As you budget and begin to save, you need somewhere to store your money (no offense to mattresses). Fortunately, there are lots of banking options to choose from. This section will provide a brief overview of the two most common types, credit unions and traditional banks.

Credit Unions

Credit unions are considered non-profits. They are comprised of members who have something in common such as the same school, employer, or location. Usually the interest rates are lower at credit unions than at a traditional bank. You can benefit from a credit union if you are wanting a banking relationship that is local to the area. Most credit unions are only in one specific part of the country. However, if they are a part of the National Credit Union Administration (NCUA), you will be able to take care of your financial affairs in many places across the country. See what credit union service locations are located in Tuscaloosa.

Traditional Banks

Traditional banks are for-profit businesses. They typically have more branches or locations in a specific region or across the country. This provides you with more access while travelling to different places within the country. Depending on the type of account you choose, there may be a monthly fee. Most traditional banks also offer college-based accounts that do not have any fees.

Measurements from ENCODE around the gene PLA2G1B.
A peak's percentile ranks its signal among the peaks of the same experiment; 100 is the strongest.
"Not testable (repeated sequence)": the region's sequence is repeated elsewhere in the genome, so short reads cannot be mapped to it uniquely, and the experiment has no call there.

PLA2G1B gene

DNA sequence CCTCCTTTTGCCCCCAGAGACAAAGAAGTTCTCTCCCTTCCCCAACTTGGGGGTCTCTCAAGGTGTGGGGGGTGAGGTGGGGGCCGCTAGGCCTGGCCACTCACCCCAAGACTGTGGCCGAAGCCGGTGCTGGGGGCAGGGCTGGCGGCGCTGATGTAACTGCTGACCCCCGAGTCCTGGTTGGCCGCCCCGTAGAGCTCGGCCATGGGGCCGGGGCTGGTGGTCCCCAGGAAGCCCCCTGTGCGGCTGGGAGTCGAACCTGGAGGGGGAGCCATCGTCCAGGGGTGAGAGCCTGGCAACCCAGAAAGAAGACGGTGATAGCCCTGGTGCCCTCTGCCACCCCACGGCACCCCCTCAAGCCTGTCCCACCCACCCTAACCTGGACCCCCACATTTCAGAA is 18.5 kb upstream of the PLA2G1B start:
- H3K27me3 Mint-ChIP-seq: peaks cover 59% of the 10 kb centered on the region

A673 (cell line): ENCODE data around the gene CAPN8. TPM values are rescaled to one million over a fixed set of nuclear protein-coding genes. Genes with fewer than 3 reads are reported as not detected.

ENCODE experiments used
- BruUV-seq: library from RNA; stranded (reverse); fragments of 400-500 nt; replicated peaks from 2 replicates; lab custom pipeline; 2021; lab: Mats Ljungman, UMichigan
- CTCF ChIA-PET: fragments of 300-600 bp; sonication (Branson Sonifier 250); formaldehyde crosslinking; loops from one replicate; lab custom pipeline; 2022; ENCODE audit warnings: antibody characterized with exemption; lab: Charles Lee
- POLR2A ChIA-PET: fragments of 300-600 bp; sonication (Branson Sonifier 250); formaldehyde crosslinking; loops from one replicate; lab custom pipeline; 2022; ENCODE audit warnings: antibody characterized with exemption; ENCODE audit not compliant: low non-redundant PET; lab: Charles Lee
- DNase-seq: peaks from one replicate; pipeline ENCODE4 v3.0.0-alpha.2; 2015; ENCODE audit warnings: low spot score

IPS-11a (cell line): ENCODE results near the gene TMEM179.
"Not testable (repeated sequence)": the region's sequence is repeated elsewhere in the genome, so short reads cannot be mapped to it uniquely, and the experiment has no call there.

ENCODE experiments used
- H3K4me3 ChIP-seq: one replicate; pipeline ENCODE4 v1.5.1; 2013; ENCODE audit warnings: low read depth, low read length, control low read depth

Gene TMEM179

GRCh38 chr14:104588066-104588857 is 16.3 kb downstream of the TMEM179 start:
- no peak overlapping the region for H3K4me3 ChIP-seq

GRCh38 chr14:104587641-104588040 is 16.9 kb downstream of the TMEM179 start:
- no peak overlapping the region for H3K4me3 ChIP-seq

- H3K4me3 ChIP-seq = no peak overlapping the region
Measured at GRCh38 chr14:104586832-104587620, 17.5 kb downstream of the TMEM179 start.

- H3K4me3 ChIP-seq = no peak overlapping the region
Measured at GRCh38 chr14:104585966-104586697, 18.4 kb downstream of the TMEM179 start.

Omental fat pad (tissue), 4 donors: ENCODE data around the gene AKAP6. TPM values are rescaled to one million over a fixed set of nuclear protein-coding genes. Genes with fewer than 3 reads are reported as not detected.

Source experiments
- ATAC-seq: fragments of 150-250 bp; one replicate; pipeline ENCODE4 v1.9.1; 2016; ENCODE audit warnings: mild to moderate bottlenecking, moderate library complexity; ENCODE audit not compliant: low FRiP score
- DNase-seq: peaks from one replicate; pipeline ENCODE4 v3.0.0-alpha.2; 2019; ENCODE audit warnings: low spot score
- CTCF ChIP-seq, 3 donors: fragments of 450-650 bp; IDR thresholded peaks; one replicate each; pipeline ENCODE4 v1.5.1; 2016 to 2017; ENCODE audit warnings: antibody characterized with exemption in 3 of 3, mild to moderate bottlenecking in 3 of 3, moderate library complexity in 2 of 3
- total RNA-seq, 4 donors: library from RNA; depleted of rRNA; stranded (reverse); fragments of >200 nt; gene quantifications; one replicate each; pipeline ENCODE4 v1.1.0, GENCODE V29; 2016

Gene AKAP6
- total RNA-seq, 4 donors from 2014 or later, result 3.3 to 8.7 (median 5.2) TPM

No matter what banking option you choose, you want to make sure they are FDIC insured. The Federal Deposit Insurance Corporation (FDIC) protects you against loss of your deposits. This is in the event that your FDIC-insured fails. It insures up to $250,000 for single ownership.

Interest and APY

Interest is the amount that is added to your balance. This is a good thing for your savings and bad for your debt. You should seek a low interest rate when you are taking out debt and the highest rate when you are saving. Simple interest only adds interest one time. The annual percentage yield (APY) factors in when you are compounding interest. For example, if your APY is 12% compounded monthly then each month you will have 1% interest added to your balance. Again, this is ideal for savings but not for debt.

Certificate of Deposit

A certificate of deposit (CD) is a type of savings account that allows you to save money at a fixed interest rate. Credit unions and traditional banks both offer CD options. CDs have fixed terms that can be as short as 3 months, or as long as several years. When selecting a CD, you must be sure that you will not touch the CD during that time period. Early withdrawal will cause a penalty and you may not get your full deposit back.


Individual retirement accounts (IRA) are set up in preparation for life during retirement. Traditional IRA’s are tax-deferred accounts. You will not be taxed until after retirement on the deposits in this account. ROTH IRA’s are after tax dollars.